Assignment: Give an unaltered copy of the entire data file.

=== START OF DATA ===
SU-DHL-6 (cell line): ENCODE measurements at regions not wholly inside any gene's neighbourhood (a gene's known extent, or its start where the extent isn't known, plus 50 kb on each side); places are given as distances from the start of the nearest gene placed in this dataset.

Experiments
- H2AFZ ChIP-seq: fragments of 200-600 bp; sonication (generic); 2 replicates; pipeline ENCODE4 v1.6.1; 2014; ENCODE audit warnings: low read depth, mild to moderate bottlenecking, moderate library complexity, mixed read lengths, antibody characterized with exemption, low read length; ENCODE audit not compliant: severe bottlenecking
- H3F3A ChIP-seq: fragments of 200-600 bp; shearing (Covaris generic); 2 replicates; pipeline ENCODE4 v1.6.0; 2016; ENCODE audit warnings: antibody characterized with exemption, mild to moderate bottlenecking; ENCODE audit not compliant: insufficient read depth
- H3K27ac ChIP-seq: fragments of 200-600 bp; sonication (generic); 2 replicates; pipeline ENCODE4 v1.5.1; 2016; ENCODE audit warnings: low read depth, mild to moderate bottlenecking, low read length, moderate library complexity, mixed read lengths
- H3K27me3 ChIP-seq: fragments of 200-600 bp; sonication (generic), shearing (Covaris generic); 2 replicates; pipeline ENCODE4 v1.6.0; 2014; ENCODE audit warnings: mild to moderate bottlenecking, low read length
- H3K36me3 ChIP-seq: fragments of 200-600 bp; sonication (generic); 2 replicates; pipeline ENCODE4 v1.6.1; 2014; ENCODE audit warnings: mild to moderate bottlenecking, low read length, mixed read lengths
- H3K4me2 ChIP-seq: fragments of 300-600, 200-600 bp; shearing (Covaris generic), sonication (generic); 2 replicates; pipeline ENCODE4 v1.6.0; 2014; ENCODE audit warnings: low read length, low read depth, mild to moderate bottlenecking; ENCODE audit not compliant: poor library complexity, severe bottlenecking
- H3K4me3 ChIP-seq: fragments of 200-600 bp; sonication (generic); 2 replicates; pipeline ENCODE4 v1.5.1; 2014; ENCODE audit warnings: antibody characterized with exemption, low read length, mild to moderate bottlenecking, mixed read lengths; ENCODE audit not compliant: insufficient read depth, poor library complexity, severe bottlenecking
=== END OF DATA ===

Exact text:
SU-DHL-6 (cell line): ENCODE measurements at regions not wholly inside any gene's neighbourhood (a gene's known extent, or its start where the extent isn't known, plus 50 kb on each side); places are given as distances from the start of the nearest gene placed in this dataset.

Experiments
- H2AFZ ChIP-seq: fragments of 200-600 bp; sonication (generic); 2 replicates; pipeline ENCODE4 v1.6.1; 2014; ENCODE audit warnings: low read depth, mild to moderate bottlenecking, moderate library complexity, mixed read lengths, antibody characterized with exemption, low read length; ENCODE audit not compliant: severe bottlenecking
- H3F3A ChIP-seq: fragments of 200-600 bp; shearing (Covaris generic); 2 replicates; pipeline ENCODE4 v1.6.0; 2016; ENCODE audit warnings: antibody characterized with exemption, mild to moderate bottlenecking; ENCODE audit not compliant: insufficient read depth
- H3K27ac ChIP-seq: fragments of 200-600 bp; sonication (generic); 2 replicates; pipeline ENCODE4 v1.5.1; 2016; ENCODE audit warnings: low read depth, mild to moderate bottlenecking, low read length, moderate library complexity, mixed read lengths
- H3K27me3 ChIP-seq: fragments of 200-600 bp; sonication (generic), shearing (Covaris generic); 2 replicates; pipeline ENCODE4 v1.6.0; 2014; ENCODE audit warnings: mild to moderate bottlenecking, low read length
- H3K36me3 ChIP-seq: fragments of 200-600 bp; sonication (generic); 2 replicates; pipeline ENCODE4 v1.6.1; 2014; ENCODE audit warnings: mild to moderate bottlenecking, low read length, mixed read lengths
- H3K4me2 ChIP-seq: fragments of 300-600, 200-600 bp; shearing (Covaris generic), sonication (generic); 2 replicates; pipeline ENCODE4 v1.6.0; 2014; ENCODE audit warnings: low read length, low read depth, mild to moderate bottlenecking; ENCODE audit not compliant: poor library complexity, severe bottlenecking
- H3K4me3 ChIP-seq: fragments of 200-600 bp; sonication (generic); 2 replicates; pipeline ENCODE4 v1.5.1; 2014; ENCODE audit warnings: antibody characterized with exemption, low read length, mild to moderate bottlenecking, mixed read lengths; ENCODE audit not compliant: insufficient read depth, poor library complexity, severe bottlenecking